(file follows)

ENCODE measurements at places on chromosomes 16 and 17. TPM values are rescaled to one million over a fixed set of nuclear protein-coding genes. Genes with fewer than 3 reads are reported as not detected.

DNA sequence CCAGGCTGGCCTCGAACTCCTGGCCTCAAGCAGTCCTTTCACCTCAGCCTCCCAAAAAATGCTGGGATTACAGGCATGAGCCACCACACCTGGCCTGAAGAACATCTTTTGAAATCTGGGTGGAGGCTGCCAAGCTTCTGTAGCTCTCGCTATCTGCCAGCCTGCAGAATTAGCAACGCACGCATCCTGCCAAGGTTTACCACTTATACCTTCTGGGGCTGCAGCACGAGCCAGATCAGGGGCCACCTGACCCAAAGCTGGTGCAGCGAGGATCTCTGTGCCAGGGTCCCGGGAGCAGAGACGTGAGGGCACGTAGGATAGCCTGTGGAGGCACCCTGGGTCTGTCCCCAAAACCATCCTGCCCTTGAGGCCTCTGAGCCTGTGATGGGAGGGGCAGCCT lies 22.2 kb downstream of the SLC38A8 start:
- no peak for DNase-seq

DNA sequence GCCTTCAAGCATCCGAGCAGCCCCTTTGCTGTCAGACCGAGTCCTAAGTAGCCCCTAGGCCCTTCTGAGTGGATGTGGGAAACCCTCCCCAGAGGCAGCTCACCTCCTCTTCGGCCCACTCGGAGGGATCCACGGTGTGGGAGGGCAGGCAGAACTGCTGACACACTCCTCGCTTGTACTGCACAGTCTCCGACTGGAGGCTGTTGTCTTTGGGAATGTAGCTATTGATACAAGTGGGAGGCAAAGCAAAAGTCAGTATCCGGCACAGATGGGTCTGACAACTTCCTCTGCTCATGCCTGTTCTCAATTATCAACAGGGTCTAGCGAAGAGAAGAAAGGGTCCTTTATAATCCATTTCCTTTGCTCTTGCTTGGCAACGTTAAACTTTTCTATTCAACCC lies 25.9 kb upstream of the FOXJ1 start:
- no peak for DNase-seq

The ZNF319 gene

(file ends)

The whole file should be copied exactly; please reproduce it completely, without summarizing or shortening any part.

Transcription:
ENCODE measurements at places on chromosomes 16 and 17. TPM values are rescaled to one million over a fixed set of nuclear protein-coding genes. Genes with fewer than 3 reads are reported as not detected.

DNA sequence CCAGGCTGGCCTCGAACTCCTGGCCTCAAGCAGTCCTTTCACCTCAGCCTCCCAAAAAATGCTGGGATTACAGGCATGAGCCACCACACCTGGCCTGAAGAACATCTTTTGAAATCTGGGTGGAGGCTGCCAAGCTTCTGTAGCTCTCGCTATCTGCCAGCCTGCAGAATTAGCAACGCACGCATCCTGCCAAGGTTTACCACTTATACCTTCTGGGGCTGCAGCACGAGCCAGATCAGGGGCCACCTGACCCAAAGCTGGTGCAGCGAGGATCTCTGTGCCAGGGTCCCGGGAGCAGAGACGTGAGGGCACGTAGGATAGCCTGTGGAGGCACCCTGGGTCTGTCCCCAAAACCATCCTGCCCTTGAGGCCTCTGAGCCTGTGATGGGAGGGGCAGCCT lies 22.2 kb downstream of the SLC38A8 start:
- no peak for DNase-seq

DNA sequence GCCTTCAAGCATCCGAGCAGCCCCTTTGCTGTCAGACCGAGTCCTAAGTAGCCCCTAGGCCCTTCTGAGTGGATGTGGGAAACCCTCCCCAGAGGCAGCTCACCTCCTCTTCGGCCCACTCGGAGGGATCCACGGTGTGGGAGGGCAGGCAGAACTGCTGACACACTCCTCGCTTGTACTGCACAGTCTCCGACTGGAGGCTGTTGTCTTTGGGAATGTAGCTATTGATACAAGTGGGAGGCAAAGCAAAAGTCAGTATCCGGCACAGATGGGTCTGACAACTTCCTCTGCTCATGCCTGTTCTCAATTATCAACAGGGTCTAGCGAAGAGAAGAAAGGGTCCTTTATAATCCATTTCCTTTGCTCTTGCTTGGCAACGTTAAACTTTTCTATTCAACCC lies 25.9 kb upstream of the FOXJ1 start:
- no peak for DNase-seq

The ZNF319 gene